Born and raised in Tucson, Morrison has been a Maricopa resident since 2009. In 2011, he joined the Pinal County Sheriff’s Office Patrol Posse, holding the rank of lieutenant, and is the posse’s lead firearms/Taser Instructor. He has been an NRA-certified firearms Instructor since 1998, an Arizona CCW instructor since 1999, a law enforcement certified firearms instructor since 2012 and is an NRA Life Member.

Since 2010 he has been active with the nonprofit AZ Precision Motorcycle Drill Team, whose mission is to promote motorcycle safety and safe motorcycling.

“I have extensive experience interacting with a wide variety of people from all walks of life in many, sometimes very difficult circumstances,” Morrison said.

Morrison’s business background includes training, technology, management and real estate. He also said his volunteer work with PCSO has given him an “excellent knowledge of the area.”

For Maricopa constable, satisfaction in the small victories

Constable Bret Roberts in his shared office at the Justice Court. InMaricopa file photo

Since being elected constable in 2014, Bret Roberts has made himself a visible part of the Maricopa city government as a frequent attendee at meetings and other gatherings. A former loan processor, restaurateur and Maricopa County Sheriff’s Office detention officer, he has held jobs that largely involved working with the public. Maricopans will find him executing his duties at the Justice Court and around town.

Bret Roberts

Why did you want to be Maricopa’s constable?
Several years ago I first learned about constables and their responsibilities from a co-worker who shared how they had helped someone on their campaign. Considering the training I received from the Maricopa County Sheriff’s Office and my professional background, the position seemed like it would be a perfect fit. As an added bonus I had not thought about, I’ve had the opportunity to meet a lot of people and make new friends establishing professional relationships as well as during the campaign process.

Has your background benefited you on the job?
Yes, definitely my background working with the public has been beneficial, but I would have to say the time spent and training received working with the Sheriff’s Office has been the most essential. Both of these have helped tremendously in communicating with the public.

What have been your unexpected challenges since taking office?
As far as the performance of the daily duties, I would say even though I was aware of what was expected, the reality of certain aspects can be a little difficult. Depending on how a Writ of Restitution or eviction is handled, it can be difficult, to say the least. Sometimes bad things happen to good people, and I have found that if you treat people the way you would like to be treated in these circumstances things tend to work out the best for all parties.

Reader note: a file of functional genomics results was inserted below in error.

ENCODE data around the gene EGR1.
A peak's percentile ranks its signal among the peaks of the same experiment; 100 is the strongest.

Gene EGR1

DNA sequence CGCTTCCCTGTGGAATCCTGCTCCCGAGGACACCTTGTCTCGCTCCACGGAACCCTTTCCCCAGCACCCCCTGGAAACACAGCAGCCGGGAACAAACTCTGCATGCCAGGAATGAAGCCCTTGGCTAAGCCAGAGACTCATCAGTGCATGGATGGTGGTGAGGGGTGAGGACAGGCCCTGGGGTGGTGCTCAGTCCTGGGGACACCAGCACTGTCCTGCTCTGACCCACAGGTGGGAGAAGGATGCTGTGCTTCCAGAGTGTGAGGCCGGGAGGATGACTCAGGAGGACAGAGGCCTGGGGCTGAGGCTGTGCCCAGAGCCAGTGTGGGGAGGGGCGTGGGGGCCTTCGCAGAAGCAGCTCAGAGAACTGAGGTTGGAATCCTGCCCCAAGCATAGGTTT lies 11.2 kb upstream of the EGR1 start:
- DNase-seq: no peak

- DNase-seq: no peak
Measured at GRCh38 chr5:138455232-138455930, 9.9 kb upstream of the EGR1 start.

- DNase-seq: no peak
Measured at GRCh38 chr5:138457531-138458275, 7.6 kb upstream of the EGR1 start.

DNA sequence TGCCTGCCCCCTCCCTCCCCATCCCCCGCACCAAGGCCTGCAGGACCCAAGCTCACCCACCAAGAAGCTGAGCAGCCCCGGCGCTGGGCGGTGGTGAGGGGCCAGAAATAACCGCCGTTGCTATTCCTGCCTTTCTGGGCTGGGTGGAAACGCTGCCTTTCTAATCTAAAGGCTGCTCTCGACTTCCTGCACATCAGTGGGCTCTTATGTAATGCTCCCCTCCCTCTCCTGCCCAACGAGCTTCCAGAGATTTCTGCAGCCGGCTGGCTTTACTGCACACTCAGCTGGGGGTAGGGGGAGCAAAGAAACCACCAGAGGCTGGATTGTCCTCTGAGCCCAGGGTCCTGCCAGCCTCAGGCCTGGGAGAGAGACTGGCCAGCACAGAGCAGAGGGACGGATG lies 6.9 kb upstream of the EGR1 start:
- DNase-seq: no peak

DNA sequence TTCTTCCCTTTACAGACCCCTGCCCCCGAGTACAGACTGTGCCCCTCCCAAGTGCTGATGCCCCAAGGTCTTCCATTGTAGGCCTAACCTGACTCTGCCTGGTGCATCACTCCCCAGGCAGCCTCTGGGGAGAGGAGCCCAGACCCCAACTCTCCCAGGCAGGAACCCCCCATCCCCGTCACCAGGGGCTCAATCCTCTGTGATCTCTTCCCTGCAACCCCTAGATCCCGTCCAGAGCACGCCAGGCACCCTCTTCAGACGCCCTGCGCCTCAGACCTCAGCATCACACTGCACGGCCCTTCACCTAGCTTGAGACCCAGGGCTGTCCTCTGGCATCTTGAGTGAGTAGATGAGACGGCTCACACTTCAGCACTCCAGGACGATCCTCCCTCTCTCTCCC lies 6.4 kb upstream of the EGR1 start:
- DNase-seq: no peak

Another challenge is finding abandoned animals. As an animal owner I can’t understand how someone can leave what I consider to be a member of the family behind and in situations where they are unable to fend for themselves. Recently I found two approximately 6-month-old pups in the back yard of a home without food or water in 110+ degree weather. When I found them they were happy to see just about anyone. After leaving them plenty of food and water, luckily I was able to get them taken care of the following day.

What are your favorite aspects of the job?
I have to say one of the things I truly enjoy about being the constable is when you finally get someone served that has been evading service. For some reason, when you actually catch the person there is a sense of satisfaction there that I haven’t found in any other aspect of the office.

Do you have further political ambitions?
At this time I have not considered running for any other elected office.

Who are your biggest influences in how you approach your work?
I would have to say meeting and talking with other constables has been my biggest influence mainly by attending the Arizona Constable Associations training. Constables Kevin Jones from Maricopa County and Ben Crow from Casa Grande have been a tremendous help and resource as well.

Elected Office: Constable
Maricopan since: 2009
Age: 42
Family: Wife and six kids (three of which are the four-legged variety)
Education: Rio Salado College
Hobbies:  Motorcycle riding

Maricopa Constable Bret Roberts hands paperwork to Breeanna Siler at the Maricopa/Stanfield Justice Court. He was elected in 2014. Photo by Raquel Hendrickson
Maricopa Constable Bret Roberts hands paperwork to Breeanna Siler at the Maricopa/Stanfield Justice Court. He was elected in 2014. Photo by Raquel Hendrickson


This story was published in the fall edition of InMaricopa the Magazine.